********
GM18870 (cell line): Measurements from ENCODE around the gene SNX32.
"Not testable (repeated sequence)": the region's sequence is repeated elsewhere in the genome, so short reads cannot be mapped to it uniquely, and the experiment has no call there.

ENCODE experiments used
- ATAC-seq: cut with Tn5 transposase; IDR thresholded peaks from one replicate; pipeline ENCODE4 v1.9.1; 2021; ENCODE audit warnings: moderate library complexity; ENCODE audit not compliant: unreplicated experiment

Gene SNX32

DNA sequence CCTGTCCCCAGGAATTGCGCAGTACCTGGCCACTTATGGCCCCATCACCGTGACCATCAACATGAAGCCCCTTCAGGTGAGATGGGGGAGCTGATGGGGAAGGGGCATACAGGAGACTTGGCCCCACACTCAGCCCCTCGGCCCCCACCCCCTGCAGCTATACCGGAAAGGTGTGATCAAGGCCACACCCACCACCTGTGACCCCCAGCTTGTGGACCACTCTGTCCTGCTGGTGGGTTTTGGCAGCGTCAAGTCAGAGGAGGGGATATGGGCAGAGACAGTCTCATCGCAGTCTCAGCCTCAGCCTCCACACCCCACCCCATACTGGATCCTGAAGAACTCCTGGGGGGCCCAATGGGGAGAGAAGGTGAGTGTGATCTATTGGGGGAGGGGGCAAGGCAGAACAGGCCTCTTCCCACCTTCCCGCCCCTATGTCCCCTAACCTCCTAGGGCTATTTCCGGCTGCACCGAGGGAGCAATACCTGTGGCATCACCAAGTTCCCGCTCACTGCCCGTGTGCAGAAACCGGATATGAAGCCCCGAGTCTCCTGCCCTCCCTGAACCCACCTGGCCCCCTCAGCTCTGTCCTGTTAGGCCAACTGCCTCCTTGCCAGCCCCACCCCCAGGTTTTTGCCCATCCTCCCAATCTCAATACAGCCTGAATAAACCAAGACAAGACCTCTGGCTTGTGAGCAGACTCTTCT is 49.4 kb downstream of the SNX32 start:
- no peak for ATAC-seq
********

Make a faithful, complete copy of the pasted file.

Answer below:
GM18870 (cell line): Measurements from ENCODE around the gene SNX32.
"Not testable (repeated sequence)": the region's sequence is repeated elsewhere in the genome, so short reads cannot be mapped to it uniquely, and the experiment has no call there.

ENCODE experiments used
- ATAC-seq: cut with Tn5 transposase; IDR thresholded peaks from one replicate; pipeline ENCODE4 v1.9.1; 2021; ENCODE audit warnings: moderate library complexity; ENCODE audit not compliant: unreplicated experiment

Gene SNX32

DNA sequence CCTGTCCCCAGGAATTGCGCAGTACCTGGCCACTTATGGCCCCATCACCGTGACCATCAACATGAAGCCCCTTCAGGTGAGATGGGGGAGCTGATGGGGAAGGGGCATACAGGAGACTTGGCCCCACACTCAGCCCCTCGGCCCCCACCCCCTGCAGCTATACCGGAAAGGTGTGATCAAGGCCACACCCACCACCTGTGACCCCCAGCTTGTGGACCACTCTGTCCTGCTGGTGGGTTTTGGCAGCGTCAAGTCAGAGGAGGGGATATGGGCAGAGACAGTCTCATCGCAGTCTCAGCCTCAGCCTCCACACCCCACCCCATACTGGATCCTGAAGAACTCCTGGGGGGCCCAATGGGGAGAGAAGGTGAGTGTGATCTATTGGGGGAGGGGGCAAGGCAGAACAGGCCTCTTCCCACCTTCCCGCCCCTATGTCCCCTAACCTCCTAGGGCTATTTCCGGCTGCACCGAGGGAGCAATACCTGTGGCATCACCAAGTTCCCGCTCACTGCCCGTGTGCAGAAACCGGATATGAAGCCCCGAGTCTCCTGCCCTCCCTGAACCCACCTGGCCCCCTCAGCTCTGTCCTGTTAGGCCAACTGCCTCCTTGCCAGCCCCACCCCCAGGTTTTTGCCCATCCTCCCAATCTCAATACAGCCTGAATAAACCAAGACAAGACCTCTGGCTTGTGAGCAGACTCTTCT is 49.4 kb downstream of the SNX32 start:
- no peak for ATAC-seq